Did your survive the storm?
Yes, that's a joke.
No, I'm not laughing.
Hopefully, that's the last time we'll have to go through that silly exercise this season.
First off, it's not exactly a secret that I hate winter. I'm a T-shirt and shorts guy.
But much more important, I again will make the case that what we do with the weather borders on a public disservice.
The drums start beating days before the "storm," and it kicks off a domino effect of us being paralyzed by the looming snowflakes - and of course glued to our TV.
Making this non-storm even weirder was Wednesday's spring-like weather, with temperatures in the mid-60s. It made me think that it was just too warm for us to get as much snow as everyone was predicting for Wednesday night into Thursday, just a few hours later.
But what do I know, I'm not a meteorologist, and I don't have "double-scan radar" to help me out.
When I wonder about the weather, I usually look out the window or walk outside.
Of course, by late afternoon Wednesday, we were in full weather mania mode. Part of this I guess can be explained by the fact that we really have not had any measurable snow. So I guess we should excuse all the hyperventilating about the storm.
The National Weather Service soon got in on the act, posting a Winter Weather Warning and predicting we could get hit by as much as 8 inches of snow.
But it's really no longer funny. This has economic consequences.
The Archdiocese of Philadelphia announced all its city schools would be closed Thursday - late Wednesday afternoon, long before a single flake had fallen.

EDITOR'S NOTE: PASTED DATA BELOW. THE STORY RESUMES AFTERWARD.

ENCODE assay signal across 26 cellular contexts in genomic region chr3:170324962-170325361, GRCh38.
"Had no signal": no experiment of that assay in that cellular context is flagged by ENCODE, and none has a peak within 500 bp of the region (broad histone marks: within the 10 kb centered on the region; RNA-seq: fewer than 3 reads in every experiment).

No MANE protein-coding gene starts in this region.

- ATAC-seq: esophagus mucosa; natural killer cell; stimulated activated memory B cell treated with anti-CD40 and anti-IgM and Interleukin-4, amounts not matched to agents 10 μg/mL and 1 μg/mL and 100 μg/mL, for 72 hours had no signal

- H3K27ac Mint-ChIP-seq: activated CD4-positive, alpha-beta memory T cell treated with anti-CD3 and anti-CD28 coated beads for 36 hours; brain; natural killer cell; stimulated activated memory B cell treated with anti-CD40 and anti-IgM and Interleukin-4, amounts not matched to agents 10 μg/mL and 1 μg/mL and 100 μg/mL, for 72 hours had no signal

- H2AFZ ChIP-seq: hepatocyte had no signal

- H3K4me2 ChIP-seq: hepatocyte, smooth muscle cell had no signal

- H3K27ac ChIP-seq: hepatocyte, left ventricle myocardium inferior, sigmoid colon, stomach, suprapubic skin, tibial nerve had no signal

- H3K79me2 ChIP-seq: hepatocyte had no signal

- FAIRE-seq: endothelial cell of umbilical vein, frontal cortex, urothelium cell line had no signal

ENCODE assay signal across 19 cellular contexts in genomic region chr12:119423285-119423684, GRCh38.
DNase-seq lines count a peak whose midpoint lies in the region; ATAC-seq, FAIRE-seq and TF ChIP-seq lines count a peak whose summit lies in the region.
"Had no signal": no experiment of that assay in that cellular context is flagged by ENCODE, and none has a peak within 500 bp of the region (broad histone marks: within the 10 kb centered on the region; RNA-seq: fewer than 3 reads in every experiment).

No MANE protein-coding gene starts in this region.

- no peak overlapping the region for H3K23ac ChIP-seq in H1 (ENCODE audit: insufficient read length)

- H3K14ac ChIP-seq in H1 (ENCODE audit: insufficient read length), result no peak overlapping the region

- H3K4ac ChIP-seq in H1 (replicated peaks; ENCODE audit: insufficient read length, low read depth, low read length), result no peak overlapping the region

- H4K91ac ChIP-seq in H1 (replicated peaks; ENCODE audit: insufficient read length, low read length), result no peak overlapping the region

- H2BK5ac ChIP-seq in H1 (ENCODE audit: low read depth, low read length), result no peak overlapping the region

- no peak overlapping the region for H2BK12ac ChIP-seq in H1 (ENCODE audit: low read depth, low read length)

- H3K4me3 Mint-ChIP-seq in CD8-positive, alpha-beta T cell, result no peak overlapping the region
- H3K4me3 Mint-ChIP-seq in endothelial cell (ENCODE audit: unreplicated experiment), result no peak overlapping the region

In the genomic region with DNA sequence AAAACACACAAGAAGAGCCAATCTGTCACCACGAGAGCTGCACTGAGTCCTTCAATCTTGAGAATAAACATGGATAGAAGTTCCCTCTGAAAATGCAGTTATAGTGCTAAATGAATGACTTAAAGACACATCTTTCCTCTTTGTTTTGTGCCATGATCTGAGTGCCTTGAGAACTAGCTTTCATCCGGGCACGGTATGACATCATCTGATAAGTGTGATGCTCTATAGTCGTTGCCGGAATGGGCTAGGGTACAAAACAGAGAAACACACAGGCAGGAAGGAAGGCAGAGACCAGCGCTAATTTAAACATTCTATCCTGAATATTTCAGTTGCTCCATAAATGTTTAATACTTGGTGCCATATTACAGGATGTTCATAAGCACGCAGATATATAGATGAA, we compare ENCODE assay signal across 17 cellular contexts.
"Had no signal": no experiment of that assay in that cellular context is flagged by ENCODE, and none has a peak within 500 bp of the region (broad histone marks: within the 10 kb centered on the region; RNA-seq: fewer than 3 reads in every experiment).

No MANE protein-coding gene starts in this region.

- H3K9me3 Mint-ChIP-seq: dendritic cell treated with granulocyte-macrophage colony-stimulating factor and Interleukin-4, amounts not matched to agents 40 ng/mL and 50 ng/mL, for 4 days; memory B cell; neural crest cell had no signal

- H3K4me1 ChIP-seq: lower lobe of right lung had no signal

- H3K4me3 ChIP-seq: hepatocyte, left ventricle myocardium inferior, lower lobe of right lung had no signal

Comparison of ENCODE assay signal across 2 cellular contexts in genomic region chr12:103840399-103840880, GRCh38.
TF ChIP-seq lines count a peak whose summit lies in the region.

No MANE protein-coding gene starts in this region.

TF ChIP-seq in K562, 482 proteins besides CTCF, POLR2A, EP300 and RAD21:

It did not take long for almost all other schools across the region to do the same.
The problem became evident overnight. The snow did not arrive nearly as early as everyone thought. In didn't actually start snowing until about 4:30 a.m. in the western suburbs and even later farther east. Yes, it snowed hard for about an hour. But I don't think the major roads were ever actually impassable. Snow started tapering off by 10 a.m. and most roads at that point were just wet.
Then we get the frivolity of interviews with kids playing and sledding on their "snow day."
And we get snickers and chuckles about why the forecast was off, how the snow did not start until much later than expected and didn't last as long either. That's how 4-8 inches of snow or even 8-12 inches (of course reserved for those nebulous northern and western suburbs, wherever the hell they are) became more like 3 or 4 inches. In Philadelphia, snow plows were dispatched to clear roads that appeared to be simply wet.
The forecasters stress how inexact all this is, and how a slight shift in conditions can make a big difference.
Here's my question. Why don't they stress that the day before. Why don't they tell us they just can't be sure what is going to happen, instead of whipping the region into a snow frenzy.
I understand what this is all about - eyeballs.
I suppose some could accuse me of doing the same thing.
But I would really like to see someone do a study that measures what the economic cost of one of these non-storms is.
Anyone agree? Disagree?
Just call it the winter of my discontent.